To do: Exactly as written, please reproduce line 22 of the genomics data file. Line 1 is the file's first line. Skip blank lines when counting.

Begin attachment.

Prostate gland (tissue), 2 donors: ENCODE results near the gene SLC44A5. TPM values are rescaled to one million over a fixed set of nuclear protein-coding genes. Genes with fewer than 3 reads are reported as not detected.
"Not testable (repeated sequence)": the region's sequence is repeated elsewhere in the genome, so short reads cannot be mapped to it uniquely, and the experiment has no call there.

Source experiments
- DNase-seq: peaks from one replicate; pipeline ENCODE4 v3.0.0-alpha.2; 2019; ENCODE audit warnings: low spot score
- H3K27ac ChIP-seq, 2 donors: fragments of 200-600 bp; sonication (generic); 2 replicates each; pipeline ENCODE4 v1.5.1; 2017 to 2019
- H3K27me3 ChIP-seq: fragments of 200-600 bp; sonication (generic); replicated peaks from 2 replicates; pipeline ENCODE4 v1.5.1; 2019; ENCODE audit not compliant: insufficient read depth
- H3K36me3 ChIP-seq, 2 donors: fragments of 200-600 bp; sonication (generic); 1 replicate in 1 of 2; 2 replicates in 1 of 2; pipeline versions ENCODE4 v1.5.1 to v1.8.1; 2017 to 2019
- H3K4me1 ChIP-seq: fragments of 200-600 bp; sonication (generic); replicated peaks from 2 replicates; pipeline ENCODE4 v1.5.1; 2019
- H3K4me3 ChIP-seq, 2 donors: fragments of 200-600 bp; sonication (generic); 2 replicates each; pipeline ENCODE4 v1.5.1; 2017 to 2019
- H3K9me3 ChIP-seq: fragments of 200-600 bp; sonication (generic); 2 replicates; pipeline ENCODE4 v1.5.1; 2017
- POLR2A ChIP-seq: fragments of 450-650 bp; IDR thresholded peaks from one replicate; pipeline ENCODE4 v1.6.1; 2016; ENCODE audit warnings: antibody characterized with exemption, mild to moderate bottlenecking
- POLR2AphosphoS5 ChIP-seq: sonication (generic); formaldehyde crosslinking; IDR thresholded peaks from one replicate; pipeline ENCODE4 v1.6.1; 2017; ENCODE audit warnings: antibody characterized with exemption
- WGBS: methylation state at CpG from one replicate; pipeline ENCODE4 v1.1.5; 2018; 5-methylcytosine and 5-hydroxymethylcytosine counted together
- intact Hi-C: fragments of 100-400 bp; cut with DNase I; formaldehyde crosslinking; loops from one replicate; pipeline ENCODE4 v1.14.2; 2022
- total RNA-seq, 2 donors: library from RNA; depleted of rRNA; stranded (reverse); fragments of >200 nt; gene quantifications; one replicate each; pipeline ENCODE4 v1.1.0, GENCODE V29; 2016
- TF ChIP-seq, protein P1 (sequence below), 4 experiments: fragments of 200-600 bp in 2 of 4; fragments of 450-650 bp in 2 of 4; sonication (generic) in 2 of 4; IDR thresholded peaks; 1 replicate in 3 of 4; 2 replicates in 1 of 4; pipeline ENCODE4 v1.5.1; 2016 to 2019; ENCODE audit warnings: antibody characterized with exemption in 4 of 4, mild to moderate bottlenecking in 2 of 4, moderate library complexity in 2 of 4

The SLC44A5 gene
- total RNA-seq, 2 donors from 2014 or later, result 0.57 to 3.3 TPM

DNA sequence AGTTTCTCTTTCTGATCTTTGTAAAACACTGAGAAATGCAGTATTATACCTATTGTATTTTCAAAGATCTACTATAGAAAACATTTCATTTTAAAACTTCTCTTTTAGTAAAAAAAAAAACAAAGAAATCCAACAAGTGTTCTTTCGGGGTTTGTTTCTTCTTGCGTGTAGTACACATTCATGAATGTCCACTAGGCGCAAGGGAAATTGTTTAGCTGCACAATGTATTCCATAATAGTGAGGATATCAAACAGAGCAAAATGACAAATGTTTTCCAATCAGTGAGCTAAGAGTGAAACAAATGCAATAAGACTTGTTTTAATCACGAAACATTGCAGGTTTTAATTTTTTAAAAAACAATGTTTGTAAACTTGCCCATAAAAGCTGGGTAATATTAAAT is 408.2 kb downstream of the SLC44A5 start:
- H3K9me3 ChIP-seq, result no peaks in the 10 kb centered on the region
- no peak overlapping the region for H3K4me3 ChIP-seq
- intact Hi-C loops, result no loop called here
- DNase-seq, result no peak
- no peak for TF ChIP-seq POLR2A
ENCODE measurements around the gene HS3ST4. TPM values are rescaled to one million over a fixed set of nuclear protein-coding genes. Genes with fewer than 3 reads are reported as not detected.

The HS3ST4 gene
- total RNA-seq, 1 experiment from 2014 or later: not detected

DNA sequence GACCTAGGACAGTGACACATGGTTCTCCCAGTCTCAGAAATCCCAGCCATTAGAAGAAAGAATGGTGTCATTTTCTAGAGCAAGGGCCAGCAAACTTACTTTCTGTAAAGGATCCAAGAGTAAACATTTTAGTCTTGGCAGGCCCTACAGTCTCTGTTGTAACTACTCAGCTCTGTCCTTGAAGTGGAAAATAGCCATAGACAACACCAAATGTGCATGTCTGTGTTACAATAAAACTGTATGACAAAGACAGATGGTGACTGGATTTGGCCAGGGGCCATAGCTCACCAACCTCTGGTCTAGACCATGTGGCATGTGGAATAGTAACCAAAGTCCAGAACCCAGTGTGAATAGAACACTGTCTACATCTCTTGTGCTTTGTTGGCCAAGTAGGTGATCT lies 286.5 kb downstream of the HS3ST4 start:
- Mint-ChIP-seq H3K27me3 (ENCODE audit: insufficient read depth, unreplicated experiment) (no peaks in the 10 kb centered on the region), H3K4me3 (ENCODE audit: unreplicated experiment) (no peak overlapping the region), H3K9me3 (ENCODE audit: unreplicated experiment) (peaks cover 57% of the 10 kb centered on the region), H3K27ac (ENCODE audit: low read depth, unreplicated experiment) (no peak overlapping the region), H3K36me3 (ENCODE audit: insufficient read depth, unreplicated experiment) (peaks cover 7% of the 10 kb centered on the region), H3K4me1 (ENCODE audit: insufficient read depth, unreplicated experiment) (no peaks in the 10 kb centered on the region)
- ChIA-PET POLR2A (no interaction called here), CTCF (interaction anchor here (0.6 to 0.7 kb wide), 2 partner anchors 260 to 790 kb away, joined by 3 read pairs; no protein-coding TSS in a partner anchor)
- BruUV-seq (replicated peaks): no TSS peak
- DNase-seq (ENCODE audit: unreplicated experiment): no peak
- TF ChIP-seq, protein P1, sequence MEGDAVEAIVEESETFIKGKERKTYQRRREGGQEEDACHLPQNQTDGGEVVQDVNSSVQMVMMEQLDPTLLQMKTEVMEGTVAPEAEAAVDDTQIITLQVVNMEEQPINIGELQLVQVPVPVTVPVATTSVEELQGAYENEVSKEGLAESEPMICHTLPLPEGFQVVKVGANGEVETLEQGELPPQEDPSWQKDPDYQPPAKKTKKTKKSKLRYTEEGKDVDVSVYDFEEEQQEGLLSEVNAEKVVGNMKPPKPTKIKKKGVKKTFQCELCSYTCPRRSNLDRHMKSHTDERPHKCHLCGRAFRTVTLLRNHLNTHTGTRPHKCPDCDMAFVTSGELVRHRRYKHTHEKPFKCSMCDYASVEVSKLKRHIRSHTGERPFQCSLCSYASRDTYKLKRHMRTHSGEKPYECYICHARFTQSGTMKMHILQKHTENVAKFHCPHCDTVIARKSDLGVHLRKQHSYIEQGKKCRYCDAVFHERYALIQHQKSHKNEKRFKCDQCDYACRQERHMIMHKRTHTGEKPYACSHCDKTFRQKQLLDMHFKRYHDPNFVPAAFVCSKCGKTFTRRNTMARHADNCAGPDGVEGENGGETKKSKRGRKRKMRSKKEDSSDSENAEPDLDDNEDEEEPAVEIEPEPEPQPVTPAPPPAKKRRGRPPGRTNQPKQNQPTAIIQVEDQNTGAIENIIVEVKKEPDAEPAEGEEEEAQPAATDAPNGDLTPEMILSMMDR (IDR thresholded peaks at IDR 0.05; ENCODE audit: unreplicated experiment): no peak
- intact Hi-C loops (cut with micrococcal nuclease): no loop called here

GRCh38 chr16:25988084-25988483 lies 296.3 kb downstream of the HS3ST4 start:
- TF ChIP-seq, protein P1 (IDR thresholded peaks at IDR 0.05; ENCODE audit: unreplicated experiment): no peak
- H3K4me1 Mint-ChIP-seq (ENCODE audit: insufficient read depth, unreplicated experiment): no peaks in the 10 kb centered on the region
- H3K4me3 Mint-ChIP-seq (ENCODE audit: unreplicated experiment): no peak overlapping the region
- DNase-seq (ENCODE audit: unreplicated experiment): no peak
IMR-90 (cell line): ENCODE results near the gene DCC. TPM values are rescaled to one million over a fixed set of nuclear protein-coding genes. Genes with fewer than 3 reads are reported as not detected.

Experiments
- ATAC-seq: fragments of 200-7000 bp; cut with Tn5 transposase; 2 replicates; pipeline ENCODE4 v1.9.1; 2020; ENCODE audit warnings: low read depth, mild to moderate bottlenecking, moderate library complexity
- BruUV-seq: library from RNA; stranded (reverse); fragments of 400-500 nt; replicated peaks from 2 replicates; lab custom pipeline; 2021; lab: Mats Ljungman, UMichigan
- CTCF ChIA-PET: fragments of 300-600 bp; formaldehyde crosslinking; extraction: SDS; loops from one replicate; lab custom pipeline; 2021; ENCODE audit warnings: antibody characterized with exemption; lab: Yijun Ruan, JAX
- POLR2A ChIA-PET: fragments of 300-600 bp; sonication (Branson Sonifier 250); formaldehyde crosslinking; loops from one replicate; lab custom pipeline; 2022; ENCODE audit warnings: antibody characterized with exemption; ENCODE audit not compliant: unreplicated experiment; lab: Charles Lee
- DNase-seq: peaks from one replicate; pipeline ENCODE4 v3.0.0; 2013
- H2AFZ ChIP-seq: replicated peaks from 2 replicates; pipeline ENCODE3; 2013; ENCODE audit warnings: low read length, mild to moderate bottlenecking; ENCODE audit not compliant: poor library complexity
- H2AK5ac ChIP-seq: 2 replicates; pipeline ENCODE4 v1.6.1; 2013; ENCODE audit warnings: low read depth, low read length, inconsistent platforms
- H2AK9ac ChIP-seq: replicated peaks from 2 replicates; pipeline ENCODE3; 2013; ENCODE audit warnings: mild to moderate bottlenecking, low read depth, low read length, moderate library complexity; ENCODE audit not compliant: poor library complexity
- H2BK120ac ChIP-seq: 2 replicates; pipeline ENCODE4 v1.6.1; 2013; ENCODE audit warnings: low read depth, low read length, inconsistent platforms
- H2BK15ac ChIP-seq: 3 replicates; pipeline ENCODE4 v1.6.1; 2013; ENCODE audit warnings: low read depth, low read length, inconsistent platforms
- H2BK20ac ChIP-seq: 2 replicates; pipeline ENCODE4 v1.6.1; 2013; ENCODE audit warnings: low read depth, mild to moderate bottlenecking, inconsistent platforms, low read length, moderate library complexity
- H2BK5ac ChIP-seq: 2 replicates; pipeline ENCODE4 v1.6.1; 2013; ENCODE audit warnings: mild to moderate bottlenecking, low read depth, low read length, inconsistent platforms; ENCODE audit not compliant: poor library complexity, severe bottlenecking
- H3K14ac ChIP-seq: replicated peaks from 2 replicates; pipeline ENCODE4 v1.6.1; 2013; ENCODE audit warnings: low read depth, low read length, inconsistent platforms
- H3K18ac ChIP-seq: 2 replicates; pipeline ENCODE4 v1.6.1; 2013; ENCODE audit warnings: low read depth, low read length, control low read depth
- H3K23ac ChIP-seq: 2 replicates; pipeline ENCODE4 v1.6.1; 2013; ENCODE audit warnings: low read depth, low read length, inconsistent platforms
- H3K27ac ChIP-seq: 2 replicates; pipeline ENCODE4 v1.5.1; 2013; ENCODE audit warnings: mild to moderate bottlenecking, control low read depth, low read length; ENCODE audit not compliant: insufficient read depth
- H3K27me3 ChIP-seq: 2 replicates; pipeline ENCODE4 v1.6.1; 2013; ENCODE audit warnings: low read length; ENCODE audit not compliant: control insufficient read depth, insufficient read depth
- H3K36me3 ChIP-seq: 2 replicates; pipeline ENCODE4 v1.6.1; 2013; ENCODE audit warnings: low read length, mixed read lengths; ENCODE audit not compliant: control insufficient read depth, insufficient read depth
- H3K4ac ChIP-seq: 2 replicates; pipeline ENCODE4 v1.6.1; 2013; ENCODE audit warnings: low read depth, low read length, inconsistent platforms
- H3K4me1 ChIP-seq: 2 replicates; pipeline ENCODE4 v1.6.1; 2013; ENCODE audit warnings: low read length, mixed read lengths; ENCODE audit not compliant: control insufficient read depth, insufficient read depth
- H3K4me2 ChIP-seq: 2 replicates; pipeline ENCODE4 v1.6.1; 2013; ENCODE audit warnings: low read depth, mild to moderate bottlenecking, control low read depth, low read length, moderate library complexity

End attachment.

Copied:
- intact Hi-C loops, result no loop called here